As a result of community push-back, one of the efforts put forth by the school administration more recently was to set up Technology Committees to help provide feedback. These committees have started meeting and will continue to meet over the coming months. The initial meetings were less about technology and more focused on teaching methods, so the jury is still out on whether these will truly help open two way communication that will lead to technology improvements. I’m a member of one of these committees, so I’ll be sharing related thoughts in  future posts.

Understanding the Individual Issues

Additionally, it is critical that with that awareness, that there is an understanding of the individual issues happening to each student. If feedback isn’t collected, then how can you know what is truly happening? While many issues are seen within the schools, because technology is being brought home, many issues are not seen. As such, it is critical for the school system to do everything they can to make sure they are aware of what is happening beyond their own walls.

There is no automated means that I’m currently aware of within the school system to report issues that people have with their student computers or the schools technology. There is, however, an independent group that has created a means for collecting feedback. You can access the form for reporting a problem at the following link:

HSE Parents Voice iPad Issue Reporting Tool

This tool has not been available for very long, but it has already started collecting data. I recently talked with the group running the collection app about the data, and am glad to see that they’ve shared the initial results. You can review their initial findings at the following link:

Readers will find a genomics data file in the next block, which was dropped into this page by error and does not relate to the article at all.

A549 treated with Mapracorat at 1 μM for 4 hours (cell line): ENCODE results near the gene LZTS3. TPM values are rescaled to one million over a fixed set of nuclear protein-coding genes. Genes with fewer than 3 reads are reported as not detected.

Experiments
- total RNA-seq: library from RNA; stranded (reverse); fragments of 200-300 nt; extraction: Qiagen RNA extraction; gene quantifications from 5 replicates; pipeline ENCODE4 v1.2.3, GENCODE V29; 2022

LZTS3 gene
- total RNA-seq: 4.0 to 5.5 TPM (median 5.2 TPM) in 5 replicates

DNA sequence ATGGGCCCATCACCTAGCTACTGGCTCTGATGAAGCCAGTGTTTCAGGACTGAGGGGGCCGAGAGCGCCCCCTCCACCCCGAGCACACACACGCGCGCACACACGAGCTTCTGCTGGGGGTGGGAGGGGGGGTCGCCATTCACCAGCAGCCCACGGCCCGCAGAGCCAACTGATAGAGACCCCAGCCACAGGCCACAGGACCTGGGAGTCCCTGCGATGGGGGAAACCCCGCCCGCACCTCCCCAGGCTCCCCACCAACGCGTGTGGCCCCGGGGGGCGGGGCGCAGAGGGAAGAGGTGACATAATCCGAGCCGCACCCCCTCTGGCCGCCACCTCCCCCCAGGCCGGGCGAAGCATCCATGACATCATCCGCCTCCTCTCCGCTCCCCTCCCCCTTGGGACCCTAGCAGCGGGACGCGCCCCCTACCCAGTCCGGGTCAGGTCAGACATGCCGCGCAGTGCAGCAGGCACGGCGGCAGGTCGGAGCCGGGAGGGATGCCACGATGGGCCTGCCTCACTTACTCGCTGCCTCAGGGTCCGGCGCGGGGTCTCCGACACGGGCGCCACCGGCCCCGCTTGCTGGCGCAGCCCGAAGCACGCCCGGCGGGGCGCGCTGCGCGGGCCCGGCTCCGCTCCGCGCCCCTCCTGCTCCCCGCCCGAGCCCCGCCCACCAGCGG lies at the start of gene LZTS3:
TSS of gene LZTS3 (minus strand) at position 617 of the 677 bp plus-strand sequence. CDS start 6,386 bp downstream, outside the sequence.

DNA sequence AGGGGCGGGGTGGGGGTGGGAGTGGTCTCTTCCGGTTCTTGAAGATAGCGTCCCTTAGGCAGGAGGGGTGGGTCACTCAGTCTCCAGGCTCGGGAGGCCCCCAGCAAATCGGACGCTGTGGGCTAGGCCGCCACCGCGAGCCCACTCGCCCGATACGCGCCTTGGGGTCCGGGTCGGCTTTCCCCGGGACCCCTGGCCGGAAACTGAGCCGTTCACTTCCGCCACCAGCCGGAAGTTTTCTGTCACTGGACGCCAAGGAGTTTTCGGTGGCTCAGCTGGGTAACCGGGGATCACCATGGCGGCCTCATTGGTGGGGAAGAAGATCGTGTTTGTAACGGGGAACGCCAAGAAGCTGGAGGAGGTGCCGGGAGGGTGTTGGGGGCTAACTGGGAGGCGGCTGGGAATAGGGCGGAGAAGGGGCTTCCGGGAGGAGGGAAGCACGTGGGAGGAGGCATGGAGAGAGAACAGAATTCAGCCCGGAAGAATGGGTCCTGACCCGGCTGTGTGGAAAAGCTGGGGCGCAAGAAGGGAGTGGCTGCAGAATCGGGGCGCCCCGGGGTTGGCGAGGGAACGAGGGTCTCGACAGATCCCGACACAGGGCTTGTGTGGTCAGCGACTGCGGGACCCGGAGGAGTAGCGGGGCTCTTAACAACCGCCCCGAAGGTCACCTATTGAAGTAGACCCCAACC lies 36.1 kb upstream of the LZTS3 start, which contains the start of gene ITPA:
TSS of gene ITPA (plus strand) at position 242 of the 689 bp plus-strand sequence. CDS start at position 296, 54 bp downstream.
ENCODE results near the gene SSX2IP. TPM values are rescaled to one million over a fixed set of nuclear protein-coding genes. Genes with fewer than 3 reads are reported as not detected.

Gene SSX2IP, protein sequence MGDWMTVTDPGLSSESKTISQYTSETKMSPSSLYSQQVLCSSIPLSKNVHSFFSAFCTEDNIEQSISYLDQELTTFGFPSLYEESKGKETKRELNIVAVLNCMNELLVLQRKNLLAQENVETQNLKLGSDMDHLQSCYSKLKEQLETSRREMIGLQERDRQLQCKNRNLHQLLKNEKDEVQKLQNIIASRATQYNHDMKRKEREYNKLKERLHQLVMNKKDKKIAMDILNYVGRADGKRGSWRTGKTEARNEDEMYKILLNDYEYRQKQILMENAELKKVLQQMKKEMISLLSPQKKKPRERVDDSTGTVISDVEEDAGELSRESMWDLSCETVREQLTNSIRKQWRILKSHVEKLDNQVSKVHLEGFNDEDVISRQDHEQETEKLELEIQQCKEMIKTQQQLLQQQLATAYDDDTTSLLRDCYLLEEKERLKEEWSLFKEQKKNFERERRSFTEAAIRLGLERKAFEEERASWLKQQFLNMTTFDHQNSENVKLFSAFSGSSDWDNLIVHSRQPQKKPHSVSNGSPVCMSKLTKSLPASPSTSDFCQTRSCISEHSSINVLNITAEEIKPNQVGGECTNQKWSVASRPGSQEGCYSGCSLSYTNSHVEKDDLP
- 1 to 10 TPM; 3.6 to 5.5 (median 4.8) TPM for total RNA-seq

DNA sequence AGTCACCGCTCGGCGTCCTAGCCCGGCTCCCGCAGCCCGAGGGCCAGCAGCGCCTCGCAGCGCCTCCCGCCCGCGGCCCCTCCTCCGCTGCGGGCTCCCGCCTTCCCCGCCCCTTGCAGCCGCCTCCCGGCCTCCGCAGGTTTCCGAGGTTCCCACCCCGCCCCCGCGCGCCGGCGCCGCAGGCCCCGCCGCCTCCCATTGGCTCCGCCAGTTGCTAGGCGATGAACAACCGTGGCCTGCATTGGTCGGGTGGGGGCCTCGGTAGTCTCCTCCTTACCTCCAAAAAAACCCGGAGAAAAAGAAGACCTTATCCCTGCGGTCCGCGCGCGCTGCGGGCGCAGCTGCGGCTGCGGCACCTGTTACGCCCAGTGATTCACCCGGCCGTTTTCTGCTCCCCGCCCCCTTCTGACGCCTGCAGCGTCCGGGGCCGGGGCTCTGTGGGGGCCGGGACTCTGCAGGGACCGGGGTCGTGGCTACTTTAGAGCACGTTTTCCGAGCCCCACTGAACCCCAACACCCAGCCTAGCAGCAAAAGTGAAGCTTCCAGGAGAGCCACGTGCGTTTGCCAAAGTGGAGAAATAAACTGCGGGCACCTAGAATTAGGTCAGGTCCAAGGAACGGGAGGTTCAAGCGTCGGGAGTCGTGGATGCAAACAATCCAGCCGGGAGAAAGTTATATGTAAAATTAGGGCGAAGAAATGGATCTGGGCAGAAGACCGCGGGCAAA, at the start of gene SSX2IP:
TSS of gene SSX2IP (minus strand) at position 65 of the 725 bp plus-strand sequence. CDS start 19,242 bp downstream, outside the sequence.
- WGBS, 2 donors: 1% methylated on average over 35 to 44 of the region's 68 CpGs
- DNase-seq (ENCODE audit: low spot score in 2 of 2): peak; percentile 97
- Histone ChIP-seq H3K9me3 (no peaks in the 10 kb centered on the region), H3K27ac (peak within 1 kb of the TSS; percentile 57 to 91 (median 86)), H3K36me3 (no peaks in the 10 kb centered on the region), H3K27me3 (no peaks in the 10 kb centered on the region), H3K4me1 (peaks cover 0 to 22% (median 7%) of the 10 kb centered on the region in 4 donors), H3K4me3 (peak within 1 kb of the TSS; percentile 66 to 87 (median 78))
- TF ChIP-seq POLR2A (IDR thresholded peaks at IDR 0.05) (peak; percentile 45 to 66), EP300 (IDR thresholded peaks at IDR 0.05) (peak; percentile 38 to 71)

Parents Voice iPad Findings Initial Report

This is just their early results. Because this has been in use at the beginning of the school year, it would be expected that the issues will be higher. The initial findings are indicating that issues and concerns are spread across a variety of areas, so it will be interesting to see what they learn over time. As kids and parents use the devices more, will issues go down or will they increase? Only time will tell.

In Summary

Technology is a tool to be used to help with teaching. Just like a pencil can have its lead broken, technology also breaks. Just like it is better to buy a standard pencil so you know you’ll be able to find a sharper that works, it is also good to use technology that follows standards. The way you reduce the issues is by understanding what issues have happened in the past. By collecting data and feedback, hopefully our schools will evolve the technology used to what is most practical and appropriate for the learning objectives. Until then, groups like HSE Parents Voice and many of the HSE parents (including myself) will keep providing the feedback to try to make it better.